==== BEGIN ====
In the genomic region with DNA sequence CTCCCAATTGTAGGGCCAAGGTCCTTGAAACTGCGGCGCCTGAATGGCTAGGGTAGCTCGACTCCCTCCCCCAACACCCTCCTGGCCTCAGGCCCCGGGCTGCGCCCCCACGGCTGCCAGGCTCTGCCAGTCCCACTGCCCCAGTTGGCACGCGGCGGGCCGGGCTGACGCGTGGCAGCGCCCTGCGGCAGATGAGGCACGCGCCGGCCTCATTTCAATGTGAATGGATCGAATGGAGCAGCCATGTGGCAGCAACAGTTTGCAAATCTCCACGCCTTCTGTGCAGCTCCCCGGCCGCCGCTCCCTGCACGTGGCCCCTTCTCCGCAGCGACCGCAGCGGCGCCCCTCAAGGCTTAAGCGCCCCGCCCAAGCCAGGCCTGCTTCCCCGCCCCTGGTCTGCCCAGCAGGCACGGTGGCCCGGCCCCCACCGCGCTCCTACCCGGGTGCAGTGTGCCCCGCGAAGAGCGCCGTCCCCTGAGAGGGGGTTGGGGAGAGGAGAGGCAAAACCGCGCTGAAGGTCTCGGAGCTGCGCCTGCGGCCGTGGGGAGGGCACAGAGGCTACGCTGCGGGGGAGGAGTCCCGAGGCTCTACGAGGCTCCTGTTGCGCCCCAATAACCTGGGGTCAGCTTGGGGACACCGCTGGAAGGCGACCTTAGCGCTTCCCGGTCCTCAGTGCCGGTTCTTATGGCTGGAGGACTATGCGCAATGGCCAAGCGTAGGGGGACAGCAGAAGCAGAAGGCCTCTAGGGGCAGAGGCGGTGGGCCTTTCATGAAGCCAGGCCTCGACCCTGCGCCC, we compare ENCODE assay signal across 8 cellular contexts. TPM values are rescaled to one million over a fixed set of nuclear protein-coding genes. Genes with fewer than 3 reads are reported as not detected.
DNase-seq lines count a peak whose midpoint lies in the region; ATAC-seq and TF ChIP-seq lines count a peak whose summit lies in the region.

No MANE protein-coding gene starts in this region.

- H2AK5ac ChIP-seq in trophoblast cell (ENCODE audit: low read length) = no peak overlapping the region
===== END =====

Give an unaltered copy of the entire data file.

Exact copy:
In the genomic region with DNA sequence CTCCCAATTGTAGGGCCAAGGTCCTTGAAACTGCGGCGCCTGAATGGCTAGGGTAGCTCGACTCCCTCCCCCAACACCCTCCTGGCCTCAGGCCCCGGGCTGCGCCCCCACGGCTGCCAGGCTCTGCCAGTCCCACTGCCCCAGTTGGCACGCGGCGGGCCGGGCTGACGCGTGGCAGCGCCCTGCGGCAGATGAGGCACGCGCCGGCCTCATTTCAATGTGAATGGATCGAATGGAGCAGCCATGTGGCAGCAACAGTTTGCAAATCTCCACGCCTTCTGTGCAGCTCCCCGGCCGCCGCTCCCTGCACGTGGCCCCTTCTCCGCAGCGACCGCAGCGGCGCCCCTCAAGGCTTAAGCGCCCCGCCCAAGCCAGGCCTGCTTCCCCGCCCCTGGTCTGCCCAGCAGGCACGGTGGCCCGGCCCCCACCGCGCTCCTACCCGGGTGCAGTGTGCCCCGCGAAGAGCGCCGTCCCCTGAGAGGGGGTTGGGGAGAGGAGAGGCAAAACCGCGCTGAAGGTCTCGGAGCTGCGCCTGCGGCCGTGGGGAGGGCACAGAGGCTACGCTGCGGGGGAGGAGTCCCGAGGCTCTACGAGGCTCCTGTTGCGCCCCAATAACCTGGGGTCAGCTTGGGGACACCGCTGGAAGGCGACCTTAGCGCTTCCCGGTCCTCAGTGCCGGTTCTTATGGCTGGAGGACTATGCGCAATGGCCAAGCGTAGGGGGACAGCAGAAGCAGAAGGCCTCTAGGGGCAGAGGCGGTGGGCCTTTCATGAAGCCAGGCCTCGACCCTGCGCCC, we compare ENCODE assay signal across 8 cellular contexts. TPM values are rescaled to one million over a fixed set of nuclear protein-coding genes. Genes with fewer than 3 reads are reported as not detected.
DNase-seq lines count a peak whose midpoint lies in the region; ATAC-seq and TF ChIP-seq lines count a peak whose summit lies in the region.

No MANE protein-coding gene starts in this region.

- H2AK5ac ChIP-seq in trophoblast cell (ENCODE audit: low read length) = no peak overlapping the region